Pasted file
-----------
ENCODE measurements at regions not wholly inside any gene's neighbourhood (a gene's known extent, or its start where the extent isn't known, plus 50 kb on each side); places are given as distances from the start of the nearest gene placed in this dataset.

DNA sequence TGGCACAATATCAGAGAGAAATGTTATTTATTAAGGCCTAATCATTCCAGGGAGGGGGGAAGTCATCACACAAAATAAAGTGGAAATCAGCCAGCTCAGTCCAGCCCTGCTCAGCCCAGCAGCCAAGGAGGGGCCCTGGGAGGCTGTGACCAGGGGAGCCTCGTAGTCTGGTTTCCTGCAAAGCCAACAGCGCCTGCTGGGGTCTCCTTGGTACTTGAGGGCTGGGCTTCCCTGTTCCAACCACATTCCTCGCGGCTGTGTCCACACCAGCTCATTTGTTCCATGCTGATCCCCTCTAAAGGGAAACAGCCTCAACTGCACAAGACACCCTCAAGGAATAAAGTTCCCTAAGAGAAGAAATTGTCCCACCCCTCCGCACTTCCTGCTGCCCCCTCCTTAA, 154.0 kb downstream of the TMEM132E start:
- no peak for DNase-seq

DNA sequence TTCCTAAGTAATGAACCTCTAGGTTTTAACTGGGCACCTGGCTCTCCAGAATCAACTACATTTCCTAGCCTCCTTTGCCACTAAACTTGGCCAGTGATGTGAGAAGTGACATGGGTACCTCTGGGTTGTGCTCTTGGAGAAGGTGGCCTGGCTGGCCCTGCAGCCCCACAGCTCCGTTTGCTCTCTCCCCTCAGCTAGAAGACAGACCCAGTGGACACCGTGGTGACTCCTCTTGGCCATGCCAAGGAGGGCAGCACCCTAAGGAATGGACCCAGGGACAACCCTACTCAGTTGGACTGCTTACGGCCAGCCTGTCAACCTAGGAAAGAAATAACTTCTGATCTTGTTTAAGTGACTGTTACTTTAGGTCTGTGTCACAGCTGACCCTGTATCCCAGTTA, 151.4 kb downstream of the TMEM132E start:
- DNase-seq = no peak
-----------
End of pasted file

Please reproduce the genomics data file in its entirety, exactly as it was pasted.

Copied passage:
ENCODE measurements at regions not wholly inside any gene's neighbourhood (a gene's known extent, or its start where the extent isn't known, plus 50 kb on each side); places are given as distances from the start of the nearest gene placed in this dataset.

DNA sequence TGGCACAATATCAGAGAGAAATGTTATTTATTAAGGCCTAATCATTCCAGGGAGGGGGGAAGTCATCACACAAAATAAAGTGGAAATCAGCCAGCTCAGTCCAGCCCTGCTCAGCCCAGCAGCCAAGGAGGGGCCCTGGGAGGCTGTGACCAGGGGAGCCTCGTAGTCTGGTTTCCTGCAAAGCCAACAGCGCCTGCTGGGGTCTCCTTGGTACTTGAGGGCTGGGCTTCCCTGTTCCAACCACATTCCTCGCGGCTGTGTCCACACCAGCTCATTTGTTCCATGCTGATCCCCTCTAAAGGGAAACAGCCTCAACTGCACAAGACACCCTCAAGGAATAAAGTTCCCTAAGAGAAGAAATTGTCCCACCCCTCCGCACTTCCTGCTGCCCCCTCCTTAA, 154.0 kb downstream of the TMEM132E start:
- no peak for DNase-seq

DNA sequence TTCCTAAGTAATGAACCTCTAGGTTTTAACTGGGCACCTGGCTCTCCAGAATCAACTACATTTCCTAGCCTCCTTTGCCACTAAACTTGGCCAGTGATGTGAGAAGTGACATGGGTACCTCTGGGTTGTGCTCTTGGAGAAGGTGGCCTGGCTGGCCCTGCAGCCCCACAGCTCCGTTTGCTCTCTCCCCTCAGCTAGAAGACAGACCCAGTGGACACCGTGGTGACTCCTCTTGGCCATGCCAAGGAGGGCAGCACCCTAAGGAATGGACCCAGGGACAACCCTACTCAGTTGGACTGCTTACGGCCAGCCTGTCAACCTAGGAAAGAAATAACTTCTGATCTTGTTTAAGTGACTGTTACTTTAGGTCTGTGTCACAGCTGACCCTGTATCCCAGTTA, 151.4 kb downstream of the TMEM132E start:
- DNase-seq = no peak